When you have a streaming stick (or two), a cable box, a soundbar, and a TV, it helps to have one of the best universal remotes to control everything from one device. A universal remote consolidates and automates a number of tasks—such as turning on your TV and soundbar and changing everything to the right settings—all with a single button press, so you don't have to pick up three or four remotes just to Netflix and chill.
Some universal remotes even have smart home controls and voice search, so you can look for shows, movies, and more across multiple streaming services more easily. We've tested a number of models to help you pick the best universal remote.
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What are the best universal remotes?
Among the best universal remotes, the choices are less than universal. Logitech, which has a number of models, is by far the dominant player, with the Logitech Harmony Elite as the best universal remote overall. It can control up to 15 devices, which includes not just entertainment system components, but a number of smart home devices such as smart lights and smart thermostats. It integrates with Alexa and Google Assistant, and has a touchscreen that lets you access every setting for every linked remote control.
Logitech announced it was discontinuing its Harmony remotes, but said that it would support the remotes for new and existing users. The remotes will be available while supplies last.
Our second-favorite universal remote is the Caavo Control Center. It acts more as of an HDMI hub (which limits you to four inputs), but what it does offer is an easy way to flip not just between your devices, but through your various streaming services as well—many of which are supported by the Caavo itself. Plus, the Caavo has a universal voice search built in, so you can press a button on its remote, and search across multiple sources for your favorite shows. The Caavo also offers curated lists of programs, and lets you create your own favorites, too. However, the Caavo does require a subscription (though, if you pay an extra $160, you're covered for life).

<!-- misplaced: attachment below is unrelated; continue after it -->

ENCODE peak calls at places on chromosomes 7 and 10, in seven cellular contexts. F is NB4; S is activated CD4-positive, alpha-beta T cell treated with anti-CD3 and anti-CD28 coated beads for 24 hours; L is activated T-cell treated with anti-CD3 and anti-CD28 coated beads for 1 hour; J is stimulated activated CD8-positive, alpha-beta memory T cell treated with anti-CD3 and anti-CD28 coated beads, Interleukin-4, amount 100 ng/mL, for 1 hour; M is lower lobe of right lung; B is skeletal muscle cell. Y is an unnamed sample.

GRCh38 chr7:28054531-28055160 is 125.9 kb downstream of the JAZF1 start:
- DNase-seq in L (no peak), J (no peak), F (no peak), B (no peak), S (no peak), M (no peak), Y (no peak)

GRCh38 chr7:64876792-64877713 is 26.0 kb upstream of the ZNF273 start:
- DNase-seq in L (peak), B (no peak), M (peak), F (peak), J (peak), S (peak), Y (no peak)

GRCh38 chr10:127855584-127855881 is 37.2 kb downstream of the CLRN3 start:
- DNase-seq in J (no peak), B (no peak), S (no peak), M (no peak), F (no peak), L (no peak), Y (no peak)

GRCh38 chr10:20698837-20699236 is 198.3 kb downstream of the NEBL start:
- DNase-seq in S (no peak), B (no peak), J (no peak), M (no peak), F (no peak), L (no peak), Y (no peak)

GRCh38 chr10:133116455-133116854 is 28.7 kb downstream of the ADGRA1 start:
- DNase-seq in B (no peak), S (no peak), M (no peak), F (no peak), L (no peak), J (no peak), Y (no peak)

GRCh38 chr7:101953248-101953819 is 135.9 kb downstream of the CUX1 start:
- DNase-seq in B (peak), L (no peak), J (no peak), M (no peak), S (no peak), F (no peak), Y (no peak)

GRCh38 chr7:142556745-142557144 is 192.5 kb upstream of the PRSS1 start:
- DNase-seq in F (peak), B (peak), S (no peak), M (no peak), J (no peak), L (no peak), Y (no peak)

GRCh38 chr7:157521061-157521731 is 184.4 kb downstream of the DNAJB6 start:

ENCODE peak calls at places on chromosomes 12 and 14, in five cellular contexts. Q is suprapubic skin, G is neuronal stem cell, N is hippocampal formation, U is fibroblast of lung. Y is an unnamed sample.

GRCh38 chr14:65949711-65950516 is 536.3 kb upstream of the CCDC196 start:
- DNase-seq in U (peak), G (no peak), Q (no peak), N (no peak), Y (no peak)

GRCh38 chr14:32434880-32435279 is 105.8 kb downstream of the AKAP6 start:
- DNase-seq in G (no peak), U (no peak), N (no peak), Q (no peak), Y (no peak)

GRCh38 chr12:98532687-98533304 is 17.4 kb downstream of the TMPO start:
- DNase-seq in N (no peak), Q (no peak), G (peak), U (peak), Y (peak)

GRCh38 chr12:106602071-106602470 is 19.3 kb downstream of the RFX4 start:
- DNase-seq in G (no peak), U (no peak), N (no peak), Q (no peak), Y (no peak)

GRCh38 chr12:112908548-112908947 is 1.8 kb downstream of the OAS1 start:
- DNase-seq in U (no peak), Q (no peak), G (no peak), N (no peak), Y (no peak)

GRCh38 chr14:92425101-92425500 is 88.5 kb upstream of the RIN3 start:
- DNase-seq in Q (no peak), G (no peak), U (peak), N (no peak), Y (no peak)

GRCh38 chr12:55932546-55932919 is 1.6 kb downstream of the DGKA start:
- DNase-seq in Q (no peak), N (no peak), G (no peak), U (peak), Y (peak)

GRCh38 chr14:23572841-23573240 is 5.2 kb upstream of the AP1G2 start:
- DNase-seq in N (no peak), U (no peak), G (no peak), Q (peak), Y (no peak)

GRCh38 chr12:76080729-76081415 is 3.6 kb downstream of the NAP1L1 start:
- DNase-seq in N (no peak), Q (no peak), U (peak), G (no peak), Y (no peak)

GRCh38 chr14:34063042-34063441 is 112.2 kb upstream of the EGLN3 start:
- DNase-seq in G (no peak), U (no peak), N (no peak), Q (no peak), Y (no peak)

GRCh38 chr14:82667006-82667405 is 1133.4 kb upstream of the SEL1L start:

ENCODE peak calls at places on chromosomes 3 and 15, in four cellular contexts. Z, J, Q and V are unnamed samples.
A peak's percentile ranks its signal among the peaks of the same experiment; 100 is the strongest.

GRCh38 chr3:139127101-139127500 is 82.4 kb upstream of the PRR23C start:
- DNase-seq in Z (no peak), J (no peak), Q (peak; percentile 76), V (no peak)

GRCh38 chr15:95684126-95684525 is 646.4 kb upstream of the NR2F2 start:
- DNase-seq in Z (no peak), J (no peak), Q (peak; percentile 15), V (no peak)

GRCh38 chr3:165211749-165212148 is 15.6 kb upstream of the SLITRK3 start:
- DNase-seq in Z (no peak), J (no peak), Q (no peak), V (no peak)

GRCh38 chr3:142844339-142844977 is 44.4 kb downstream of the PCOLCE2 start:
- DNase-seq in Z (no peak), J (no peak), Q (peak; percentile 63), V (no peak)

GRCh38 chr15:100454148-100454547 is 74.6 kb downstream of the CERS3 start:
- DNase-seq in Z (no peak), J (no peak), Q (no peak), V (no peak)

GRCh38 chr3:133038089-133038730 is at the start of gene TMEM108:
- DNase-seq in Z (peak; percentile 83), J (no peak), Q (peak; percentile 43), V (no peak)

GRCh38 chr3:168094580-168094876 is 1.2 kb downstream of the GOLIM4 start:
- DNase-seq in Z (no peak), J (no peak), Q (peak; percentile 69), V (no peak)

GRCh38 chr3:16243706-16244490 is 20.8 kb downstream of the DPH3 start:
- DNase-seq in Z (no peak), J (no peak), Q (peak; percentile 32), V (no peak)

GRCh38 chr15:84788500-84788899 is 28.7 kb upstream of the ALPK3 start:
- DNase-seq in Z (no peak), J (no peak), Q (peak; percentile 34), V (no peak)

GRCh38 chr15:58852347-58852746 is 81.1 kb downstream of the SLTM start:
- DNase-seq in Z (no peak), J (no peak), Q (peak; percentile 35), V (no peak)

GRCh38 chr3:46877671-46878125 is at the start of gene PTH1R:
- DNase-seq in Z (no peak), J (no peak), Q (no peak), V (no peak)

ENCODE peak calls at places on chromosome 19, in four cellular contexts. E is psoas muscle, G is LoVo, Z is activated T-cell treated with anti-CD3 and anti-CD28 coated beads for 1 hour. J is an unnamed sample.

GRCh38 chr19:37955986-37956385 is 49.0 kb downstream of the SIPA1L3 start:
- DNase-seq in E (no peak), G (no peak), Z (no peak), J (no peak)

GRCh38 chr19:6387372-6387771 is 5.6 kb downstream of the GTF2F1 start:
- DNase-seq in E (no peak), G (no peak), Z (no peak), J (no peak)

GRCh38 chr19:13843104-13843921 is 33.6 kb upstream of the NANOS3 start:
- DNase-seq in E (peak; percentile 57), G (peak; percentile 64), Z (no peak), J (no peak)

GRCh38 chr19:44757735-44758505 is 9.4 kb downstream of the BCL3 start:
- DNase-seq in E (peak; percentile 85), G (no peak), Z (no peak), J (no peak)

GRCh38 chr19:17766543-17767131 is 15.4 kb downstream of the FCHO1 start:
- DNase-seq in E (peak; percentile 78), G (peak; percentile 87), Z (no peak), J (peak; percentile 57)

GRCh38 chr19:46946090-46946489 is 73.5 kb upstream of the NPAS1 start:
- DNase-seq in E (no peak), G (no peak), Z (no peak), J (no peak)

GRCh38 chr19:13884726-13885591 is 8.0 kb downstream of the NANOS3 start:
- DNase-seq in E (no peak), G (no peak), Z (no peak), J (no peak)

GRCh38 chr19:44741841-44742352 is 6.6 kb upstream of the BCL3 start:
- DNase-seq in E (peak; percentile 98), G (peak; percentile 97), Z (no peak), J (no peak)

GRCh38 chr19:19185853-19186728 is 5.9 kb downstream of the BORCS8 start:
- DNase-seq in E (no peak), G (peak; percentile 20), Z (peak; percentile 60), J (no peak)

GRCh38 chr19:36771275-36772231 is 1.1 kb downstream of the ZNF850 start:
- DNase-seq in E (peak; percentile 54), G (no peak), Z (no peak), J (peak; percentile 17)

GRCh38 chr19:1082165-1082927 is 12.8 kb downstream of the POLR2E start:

We're currently testing the SofaBaton U1, a $50 universal remote that looks a lot like Harmony's remotes. Stay tuned to see if it performs as well!
The best universal remotes you can buy today
Logitech’s top-end remote, the aptly named Harmony Elite, can control up to 15 devices at once. In addition to physical buttons, it has a color touch screen from which you can quickly select a favorite channel. You can also create custom buttons, such as Watch a Movie, to automatically turn all your devices to the right settings.
The Harmony Elite works in conjunction with the Harmony Hub (included), enabling you to hide electronics in a cabinet. It also works with several smart-home devices, including Philips Hue lights and the Ecobee SmartThermostat. It can be connected with Amazon Alexa, so that you can issue Harmony Elite commands using nothing but your voice. It's one of the best Google Home compatible devices, too.
Read our full Logitech Harmony Elite review.
The best universal remote for those on a budget, the Logitech Harmony 665 has a small display (which is not a touchscreen) with buttons arrayed around it, letting you quickly access activities, favorite channels and more. On-screen help makes it fairly easy to troubleshoot any issues.
The Harmony 665 can be paired with up to 10 devices, and you can program up to 23 of your favorite channels on the remote, too. However, the Harmony 665 works via infrared (IR) only, so you can’t hide any of your entertainment center’s components, and this remote can’t be used to control smart-home devices. But those many not be important if all you're looking for is an inexpensive universal remote that feels great to use.
Read our full Logitech Harmony 665 review.
While the Caavo Control Center can only control four devices at once, it separates itself from Harmony's remotes in that it offers a unified interface, through which you can search through content on any connected device, as well as a number of streaming services. It even works with Sonos, meaning that you can see what’s playing, pause, skip and view your Sonos playlists, right from your TV. You can also connect streaming services directly to the Caavo, obviating the need for separate streaming devices. Here's a list of all the streaming apps Cavvo supports.